Over the past four decades, NIF has provided over $300 million to Israel’s progressive civil society organizations. Find out more about our approach to grant-making, capacity-building and initiatives, get a snapshot of NIF’s work from our Annual Report, and view NIF’s financial information.
Widely credited with building Israel’s progressive civil society from scratch, we have provided more than $300 million to more than 900 cutting-edge organizations since our inception. And we are more than a funder; NIF is at philanthropy’s cutting edge thanks in large part to Shatil, the New Israel Fund Initiative for Social Change, and to our own projects, programs and coalitions.
Our values drive our work. We fight inequality, injustice and extremism because we understand that justice is the precondition for a successful democracy — and the only lasting road to peace. The New Israel Fund’s founders wanted to connect with Israel in a way that reflected their progressive values, and thousands of Israelis and Diaspora Jews have joined with us for that reason. Our supporters love Israel, and see it clearly as striving for an ideal not yet attained.
Thirty years ago, Israel’s NGO sector consisted of small groups that were mostly partisan and allied with political parties, and charitable organizations dominated by traditional cultural, educational and religious institutions. Today there are more than 27,000 citizen-action groups, hundreds of which are helped each year by the New Israel Fund. NIF has also influenced the principles and practice of other philanthropies, resulting in additional support in areas such as the rights of Arab citizens, environmental justice, women’s rights and more.
The New Israel Fund has nurtured many of Israel’s best-known and most effective NGOs, including the Association for Civil Rights in Israel; B’Tselem; Association of Rape Crisis Centers; Community Advocacy: Genesis Israel; Israel Women’s Network; Adalah: Legal Center for the Arab Minority; Israel Religious Action Center; Bizchut: Human Rights Center for People with Disabilities; Jerusalem Open House; Kolech: Religious Women’s Forum; Tebeka: Legal Center for Ethiopian Immigrants; Worker’s Hotline, and many more.
Investing in the New Israel Fund means investing in a specific vision of Israel. Our unshakeable dedication to democratic values and to equality and justice for every Israeli provides a values-driven measurement of success. Almost every significant cause-related progressive NGO in Israel was seed-funded by NIF, and the NIF family is responsible for significant advancements in human rights, social justice, religious pluralism, and environmental protection. And we don’t just seed-fund start-up organizations; through our action arm Shatil, we give them the know-how to grow and prosper.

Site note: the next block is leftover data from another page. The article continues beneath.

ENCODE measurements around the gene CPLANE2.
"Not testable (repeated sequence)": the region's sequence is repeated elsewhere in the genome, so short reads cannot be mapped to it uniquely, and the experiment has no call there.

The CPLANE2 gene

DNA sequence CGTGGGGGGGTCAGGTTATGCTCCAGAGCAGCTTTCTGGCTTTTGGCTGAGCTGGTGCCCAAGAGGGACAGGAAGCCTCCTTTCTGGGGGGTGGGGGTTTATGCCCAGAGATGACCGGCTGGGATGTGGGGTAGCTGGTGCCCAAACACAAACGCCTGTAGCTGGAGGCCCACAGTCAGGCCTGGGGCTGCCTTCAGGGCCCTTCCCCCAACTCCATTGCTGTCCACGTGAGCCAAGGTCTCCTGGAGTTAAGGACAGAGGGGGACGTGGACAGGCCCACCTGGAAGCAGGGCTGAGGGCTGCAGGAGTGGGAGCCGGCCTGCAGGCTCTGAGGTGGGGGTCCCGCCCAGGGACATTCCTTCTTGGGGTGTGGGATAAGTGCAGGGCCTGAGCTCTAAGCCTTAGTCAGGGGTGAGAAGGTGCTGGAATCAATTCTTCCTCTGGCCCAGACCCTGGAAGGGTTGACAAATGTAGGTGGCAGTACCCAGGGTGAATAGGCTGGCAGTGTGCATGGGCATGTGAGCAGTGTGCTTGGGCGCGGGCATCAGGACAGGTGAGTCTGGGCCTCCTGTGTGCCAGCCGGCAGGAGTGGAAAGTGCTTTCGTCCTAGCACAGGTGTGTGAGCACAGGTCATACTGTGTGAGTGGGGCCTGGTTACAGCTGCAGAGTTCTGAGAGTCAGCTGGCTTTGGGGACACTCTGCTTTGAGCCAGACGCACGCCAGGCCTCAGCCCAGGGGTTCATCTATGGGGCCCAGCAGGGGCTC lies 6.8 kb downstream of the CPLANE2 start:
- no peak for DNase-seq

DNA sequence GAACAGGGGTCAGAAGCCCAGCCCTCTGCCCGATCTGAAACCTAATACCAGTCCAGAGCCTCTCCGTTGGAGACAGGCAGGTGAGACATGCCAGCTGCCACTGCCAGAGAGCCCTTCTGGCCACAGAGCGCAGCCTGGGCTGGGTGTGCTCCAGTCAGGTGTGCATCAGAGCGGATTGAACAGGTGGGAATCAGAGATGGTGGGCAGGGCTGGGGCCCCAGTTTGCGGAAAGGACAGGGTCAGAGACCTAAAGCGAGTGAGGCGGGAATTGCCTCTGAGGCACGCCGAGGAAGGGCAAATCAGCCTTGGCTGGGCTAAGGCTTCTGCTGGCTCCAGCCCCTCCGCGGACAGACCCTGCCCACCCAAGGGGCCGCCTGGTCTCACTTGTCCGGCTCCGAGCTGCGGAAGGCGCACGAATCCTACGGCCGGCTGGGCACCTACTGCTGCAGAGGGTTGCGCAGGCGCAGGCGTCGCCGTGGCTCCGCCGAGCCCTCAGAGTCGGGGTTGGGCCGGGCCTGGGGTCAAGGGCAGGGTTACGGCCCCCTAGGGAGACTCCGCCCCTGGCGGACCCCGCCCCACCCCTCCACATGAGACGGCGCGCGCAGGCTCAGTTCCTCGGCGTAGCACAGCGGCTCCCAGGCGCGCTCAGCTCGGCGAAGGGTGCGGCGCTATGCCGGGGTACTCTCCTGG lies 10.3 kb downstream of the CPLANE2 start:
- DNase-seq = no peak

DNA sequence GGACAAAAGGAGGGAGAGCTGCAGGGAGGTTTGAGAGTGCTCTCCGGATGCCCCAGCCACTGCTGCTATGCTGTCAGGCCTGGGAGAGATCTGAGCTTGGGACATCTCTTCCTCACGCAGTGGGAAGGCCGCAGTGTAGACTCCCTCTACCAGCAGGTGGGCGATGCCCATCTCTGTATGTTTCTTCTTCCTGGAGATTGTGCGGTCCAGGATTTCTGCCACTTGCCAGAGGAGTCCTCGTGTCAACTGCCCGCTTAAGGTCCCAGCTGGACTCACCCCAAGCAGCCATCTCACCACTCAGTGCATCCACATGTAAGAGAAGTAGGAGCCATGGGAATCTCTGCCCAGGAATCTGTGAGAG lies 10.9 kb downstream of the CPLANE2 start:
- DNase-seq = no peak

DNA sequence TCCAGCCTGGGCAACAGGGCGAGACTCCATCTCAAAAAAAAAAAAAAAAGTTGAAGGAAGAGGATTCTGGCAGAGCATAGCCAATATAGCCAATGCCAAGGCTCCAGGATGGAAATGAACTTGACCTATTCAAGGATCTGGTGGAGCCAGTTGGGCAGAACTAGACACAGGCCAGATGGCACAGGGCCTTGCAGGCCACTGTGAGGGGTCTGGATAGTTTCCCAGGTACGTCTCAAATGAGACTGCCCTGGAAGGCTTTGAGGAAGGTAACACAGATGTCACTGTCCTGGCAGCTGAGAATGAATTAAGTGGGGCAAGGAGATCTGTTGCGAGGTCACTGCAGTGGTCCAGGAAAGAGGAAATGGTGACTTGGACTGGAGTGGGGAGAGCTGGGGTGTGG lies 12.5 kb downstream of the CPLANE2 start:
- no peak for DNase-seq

From small, community-based groups to Israel’s most influential human rights organizations, NIF’s funding, training and leadership have made the difference in building the Israel we know to be possible.
These collaborations help focus philanthropic dollars on issues of strategic importance in areas of common concern such as education, religious pluralism, the environment and the rights of Israel’s minorities.
We are a funder with a point of view. We evaluate our grantees and grantee applicants rigorously and frequently, relative to our primary goal of achieving progressive social change in Israel. NIF seeks to fund organizations that share our most significant values – justice and equality for every Israeli, as well as freedom of speech, conscience and dissent. In addition to organizational effectiveness, NIF grantees must meet five standards:
- Legal status as an Israeli “amuta” – a registered NGO meeting the legal requirements of the Israeli government.
- Organizations must respect and support the democratic nature of the state of Israel.
- Organizations must refrain from partisan political activity.
- Organizations cannot advocate violence or the destruction of the state of Israel.
- Organizations cannot use racist or derogatory language or designations about any group based on their religion, race, ethnicity, gender or sexual orientation.
And NIF is not “just” a funder. We are an advocacy organization that takes on the toughest issues; builds coalitions; incubates new approaches, programs and projects for social change; and serves as the acknowledged leader of progressive civil society in Israel. NIF works on the most difficult, intractable issues of Israeli society — and the issues we take up today often become the concerns of mainstream organizations tomorrow.
NIF is not a “peace” organization in that we do not involve ourselves in the specifics of the ongoing peace process. Since our inception, the New Israel Fund has believed that only a just and equitable society can make peace with its neighbors. Our work for human rights, social justice and religious pluralism is the natural complement of progressive groups who are advancing the two-state solution and the peace process.
As a matter of policy and organizational values, NIF:
- supports an end to the occupation of Palestinian territories as a central principle of the strategic framework in which we operate.
- supports two states for two peoples and strongly advocates for efforts to realize that goal.